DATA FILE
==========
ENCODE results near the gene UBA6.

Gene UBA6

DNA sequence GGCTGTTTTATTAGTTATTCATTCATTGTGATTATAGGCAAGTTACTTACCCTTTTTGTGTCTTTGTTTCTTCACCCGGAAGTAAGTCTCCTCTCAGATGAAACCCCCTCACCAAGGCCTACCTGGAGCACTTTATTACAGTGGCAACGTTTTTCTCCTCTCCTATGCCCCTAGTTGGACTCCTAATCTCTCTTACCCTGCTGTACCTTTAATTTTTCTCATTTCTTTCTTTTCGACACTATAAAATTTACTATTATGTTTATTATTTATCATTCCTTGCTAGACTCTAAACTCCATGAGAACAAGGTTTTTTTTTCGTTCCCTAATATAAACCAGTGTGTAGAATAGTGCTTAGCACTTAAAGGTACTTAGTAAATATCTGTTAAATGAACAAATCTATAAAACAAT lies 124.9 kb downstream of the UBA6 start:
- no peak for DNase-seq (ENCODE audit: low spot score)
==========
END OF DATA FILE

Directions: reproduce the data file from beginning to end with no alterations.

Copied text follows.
ENCODE results near the gene UBA6.

Gene UBA6

DNA sequence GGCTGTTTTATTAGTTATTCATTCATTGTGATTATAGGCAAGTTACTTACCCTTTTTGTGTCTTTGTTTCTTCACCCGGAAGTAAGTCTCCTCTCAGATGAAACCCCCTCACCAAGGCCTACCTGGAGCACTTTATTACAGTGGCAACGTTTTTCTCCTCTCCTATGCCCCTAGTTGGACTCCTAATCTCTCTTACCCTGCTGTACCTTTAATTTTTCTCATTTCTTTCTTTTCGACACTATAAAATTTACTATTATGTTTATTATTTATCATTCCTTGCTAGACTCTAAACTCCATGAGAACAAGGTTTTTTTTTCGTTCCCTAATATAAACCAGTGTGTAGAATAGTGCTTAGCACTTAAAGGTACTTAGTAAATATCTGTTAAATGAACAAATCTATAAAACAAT lies 124.9 kb downstream of the UBA6 start:
- no peak for DNase-seq (ENCODE audit: low spot score)